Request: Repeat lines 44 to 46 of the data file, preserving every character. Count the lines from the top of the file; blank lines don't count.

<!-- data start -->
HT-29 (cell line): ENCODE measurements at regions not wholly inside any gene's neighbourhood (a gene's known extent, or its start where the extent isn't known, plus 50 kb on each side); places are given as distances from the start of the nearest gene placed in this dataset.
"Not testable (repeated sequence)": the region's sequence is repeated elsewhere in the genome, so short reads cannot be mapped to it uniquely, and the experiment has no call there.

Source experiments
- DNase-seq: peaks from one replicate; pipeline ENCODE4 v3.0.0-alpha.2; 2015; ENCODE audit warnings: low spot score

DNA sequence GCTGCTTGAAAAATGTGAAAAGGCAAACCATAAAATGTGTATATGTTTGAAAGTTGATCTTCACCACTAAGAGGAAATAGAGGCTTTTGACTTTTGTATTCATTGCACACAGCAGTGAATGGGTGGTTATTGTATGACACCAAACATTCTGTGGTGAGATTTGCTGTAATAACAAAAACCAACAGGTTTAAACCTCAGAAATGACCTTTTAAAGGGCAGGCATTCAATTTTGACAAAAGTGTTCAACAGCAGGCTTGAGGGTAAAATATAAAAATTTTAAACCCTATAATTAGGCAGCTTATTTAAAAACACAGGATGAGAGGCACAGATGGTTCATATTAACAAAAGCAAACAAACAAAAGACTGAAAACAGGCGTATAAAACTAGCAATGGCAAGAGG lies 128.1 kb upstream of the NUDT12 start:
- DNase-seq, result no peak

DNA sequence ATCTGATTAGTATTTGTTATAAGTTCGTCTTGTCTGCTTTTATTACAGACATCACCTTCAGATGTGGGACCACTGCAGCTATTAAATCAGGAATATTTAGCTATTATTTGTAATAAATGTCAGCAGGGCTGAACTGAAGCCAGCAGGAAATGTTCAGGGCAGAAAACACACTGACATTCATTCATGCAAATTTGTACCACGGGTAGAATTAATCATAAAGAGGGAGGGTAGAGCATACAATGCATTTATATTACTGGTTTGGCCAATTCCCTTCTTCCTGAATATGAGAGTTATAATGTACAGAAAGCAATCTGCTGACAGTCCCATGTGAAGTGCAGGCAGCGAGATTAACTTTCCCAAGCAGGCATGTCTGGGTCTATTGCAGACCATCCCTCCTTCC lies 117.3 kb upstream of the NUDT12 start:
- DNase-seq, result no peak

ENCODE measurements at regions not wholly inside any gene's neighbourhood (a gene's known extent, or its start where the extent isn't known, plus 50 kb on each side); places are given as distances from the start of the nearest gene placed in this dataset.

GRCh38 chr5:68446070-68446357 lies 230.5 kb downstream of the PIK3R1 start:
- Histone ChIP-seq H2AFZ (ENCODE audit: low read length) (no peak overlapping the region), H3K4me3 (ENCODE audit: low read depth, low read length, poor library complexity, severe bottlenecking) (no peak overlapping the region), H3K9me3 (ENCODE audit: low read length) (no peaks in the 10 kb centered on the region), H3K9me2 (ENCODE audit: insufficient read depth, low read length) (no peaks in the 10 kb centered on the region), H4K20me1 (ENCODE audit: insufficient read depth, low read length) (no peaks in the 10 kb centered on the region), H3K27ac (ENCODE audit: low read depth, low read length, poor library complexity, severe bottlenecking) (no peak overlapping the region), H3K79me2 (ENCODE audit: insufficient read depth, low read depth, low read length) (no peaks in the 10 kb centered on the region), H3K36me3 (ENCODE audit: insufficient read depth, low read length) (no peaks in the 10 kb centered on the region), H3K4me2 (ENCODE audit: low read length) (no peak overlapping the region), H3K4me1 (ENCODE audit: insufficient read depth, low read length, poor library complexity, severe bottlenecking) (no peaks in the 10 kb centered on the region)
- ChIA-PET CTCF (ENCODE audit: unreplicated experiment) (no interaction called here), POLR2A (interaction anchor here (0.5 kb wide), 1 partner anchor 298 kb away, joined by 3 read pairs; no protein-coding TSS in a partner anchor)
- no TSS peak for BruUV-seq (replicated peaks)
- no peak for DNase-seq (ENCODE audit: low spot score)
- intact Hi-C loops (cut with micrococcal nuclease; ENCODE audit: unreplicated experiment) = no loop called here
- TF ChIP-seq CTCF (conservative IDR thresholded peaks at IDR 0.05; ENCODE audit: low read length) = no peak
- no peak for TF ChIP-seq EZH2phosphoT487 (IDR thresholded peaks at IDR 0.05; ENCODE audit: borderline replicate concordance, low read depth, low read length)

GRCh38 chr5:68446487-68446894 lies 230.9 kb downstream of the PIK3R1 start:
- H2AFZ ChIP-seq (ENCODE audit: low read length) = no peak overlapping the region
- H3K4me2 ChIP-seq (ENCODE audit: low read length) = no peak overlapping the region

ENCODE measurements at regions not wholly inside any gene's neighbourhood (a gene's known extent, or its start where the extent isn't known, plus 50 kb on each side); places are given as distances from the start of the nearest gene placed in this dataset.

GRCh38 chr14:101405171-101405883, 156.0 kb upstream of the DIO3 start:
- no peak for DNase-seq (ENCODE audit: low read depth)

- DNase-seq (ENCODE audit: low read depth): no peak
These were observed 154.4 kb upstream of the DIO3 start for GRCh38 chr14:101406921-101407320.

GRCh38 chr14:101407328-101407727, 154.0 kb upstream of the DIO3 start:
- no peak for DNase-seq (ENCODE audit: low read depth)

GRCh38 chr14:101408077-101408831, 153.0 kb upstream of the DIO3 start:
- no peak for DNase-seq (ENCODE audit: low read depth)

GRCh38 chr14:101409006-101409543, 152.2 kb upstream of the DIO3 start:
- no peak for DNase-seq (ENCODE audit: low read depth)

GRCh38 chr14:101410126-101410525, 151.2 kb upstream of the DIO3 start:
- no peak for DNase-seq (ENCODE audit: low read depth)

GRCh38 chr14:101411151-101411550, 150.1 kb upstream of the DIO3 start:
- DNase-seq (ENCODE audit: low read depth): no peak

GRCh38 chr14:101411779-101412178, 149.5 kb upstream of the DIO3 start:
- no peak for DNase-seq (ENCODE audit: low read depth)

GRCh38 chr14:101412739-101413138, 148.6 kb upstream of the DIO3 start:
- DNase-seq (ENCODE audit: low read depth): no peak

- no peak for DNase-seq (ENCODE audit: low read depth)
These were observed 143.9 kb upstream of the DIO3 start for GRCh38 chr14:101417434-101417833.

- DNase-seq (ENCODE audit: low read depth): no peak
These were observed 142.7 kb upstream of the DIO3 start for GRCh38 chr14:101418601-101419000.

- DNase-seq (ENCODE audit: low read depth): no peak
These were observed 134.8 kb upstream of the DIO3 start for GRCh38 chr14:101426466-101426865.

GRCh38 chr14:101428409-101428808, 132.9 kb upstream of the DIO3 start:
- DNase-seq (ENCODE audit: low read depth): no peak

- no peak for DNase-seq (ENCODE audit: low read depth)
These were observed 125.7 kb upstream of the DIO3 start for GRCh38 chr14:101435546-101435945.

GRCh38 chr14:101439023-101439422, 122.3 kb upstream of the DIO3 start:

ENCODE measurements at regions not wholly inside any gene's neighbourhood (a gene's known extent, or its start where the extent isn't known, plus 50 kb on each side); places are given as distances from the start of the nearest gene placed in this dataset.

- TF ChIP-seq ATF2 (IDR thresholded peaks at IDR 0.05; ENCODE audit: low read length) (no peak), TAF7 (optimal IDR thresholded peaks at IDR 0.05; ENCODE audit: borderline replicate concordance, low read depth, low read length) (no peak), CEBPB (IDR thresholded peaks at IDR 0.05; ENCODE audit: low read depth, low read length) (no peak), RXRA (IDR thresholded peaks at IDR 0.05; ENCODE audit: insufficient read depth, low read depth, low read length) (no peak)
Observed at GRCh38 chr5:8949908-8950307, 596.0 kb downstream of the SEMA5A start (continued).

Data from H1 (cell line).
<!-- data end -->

- DNase-seq (ENCODE audit: low read depth): no peak
These were observed 134.8 kb upstream of the DIO3 start for GRCh38 chr14:101426466-101426865.

GRCh38 chr14:101428409-101428808, 132.9 kb upstream of the DIO3 start: